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Rhoda Cobin Part 4, PCOS Correlation with Testosterone and Glycemic Disorders

In part 4 of this Exclusive Interview, Rhoda Cobin talks with Diabetes in Control Medical Editor Joy Pape about PCOS correlation with other testosterone and glycemic disorders in women.

Rhoda H. Cobin, MD, MACE is Clinical Professor of Medicine at the Ichan School of Medicine at Mount Sinai in New York.


Transcript of this video segment:

Pape: And that reminds me years ago — and you had taught me that really PCOS is insulin resistance in women.

Cobin: Yes.

Pape: Or metabolic syndrome in women.

Cobin: PCOS is a manifestation, yes.

Pape: Right. Because who’s to say when they went to do studies on family members, well, a lot of the fathers had died young, so there weren’t a lot that they could find out. And I know we’ve come a far way from that.  

Cobin: Yes.

Pape: But it is just very interesting. And —

Cobin: Yes, exactly. So, men obviously aren’t going to have the same manifestations. They — to go backwards, how does PCOS manifest itself in women? So, the diagnosis is made by seeing irregular menstrual periods, signs of what we call hyperandrogenism. Androgens are chemicals that in women cause facial hair growth, acne, loss of scalp hair, irregular periods, and when they’re present in great excess– usually not in PCOS, but in great excess they can cause deepening of the voice or thicker, stronger muscles, and some other physical changes in women’s genitalia. That being said, those are markers and those are definitely issues that need to be addressed; irregular periods, infertility, cosmetic problems. But yes, if you say, well, those things that are physical markers also indicate that this woman may have metabolic disorders. And it turns out that in large studies, and this is again an ongoing process, in large studies most of them relate the degree of hyperandrogenism. And in this case, the measurement of testosterone in a woman. And testosterone is a normal hormone in women. It’s just much, much higher in men. But the higher the testosterone in women, the more likely they are to have metabolic syndrome. So, again, it depends on how you define PCOS and what population you’re looking at. It also depends to some degree on where you’re studying these women because it makes the difference in their ethnicity, how old they are, their family history, and so on. But a good clue is the higher the testosterone, the more likely they are to have metabolic syndrome and its consequences.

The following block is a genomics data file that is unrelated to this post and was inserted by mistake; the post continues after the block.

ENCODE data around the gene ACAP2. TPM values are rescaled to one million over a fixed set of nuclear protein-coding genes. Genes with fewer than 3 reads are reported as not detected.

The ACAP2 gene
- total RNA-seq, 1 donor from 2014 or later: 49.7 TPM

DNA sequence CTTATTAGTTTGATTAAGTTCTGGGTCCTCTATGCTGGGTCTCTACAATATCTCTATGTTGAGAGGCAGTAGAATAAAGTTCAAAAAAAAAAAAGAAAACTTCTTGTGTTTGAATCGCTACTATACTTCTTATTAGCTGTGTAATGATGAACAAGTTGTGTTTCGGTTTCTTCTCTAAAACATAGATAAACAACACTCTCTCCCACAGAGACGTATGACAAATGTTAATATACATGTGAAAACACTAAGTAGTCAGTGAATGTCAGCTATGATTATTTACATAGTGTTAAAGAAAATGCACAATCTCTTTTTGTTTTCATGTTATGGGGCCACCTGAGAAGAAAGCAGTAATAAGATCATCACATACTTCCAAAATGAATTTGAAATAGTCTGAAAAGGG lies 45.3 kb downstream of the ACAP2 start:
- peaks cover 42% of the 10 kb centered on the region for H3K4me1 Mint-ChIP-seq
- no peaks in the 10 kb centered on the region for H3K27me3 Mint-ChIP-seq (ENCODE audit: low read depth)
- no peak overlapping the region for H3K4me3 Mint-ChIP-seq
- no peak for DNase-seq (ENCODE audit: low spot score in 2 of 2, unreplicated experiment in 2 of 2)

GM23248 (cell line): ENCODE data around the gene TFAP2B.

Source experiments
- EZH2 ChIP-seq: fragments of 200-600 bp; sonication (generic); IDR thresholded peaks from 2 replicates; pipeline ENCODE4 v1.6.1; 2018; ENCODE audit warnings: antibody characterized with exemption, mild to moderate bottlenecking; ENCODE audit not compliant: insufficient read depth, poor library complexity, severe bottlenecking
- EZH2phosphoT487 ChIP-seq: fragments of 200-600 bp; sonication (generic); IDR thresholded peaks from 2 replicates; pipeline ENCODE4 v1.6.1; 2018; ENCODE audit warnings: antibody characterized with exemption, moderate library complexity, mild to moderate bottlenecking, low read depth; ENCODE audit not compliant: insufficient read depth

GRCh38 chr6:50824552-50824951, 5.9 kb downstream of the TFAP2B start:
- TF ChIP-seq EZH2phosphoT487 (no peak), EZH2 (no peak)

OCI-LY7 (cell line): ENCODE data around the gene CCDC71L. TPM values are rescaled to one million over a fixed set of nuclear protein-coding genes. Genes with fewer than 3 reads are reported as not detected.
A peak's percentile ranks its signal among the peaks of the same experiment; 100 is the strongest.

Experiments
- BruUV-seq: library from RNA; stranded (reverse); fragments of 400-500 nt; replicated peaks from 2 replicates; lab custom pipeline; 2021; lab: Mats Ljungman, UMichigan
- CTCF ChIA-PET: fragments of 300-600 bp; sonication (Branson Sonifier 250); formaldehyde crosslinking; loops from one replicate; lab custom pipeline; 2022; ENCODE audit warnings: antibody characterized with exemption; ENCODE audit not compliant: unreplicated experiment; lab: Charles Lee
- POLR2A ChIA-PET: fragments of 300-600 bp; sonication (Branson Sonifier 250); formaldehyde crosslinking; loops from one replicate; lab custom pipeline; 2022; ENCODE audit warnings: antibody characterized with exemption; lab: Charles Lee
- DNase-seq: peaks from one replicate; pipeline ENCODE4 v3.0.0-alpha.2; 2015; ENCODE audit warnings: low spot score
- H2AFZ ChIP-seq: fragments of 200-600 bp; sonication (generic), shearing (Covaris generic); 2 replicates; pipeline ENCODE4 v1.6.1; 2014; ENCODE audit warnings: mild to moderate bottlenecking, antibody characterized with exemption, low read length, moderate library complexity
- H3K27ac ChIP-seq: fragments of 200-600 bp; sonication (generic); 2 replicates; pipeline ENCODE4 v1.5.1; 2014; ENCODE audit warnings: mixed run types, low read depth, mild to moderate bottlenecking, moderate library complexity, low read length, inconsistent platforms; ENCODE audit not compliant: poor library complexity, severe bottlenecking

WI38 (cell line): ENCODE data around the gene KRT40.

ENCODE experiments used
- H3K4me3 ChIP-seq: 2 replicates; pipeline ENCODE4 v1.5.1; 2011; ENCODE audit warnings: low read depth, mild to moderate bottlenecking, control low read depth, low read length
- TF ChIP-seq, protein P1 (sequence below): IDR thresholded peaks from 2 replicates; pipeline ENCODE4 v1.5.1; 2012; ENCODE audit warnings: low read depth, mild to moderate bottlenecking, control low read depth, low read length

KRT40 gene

Pape: So, how common are dysglycemic disorders in PCOS?

Cobin: Again, depends on age, location, ethnicity, et cetera. But a good rough figure would be 30% or 40% probably and probably goes up with age. If you look at impaired fasting glucose, impaired glucose tolerance, you see that even in adolescence. And again, if they’re obese that increases the risk. And then in studies that have looked over time, the progression of people who have abnormal glucose tolerances to full blown diabetes is somewhere around 3% to 5%, to even 15% in some studies, per year. So, if you’re following these people year to year to year, they’re going to progress as they get older as well.

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